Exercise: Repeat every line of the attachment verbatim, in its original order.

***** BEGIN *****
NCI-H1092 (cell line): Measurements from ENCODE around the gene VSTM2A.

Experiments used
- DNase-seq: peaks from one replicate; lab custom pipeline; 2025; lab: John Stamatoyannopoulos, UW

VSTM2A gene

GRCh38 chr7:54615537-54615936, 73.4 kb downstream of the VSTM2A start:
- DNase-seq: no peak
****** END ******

NCI-H1092 (cell line): Measurements from ENCODE around the gene VSTM2A.

Experiments used
- DNase-seq: peaks from one replicate; lab custom pipeline; 2025; lab: John Stamatoyannopoulos, UW

VSTM2A gene

GRCh38 chr7:54615537-54615936, 73.4 kb downstream of the VSTM2A start:
- DNase-seq: no peak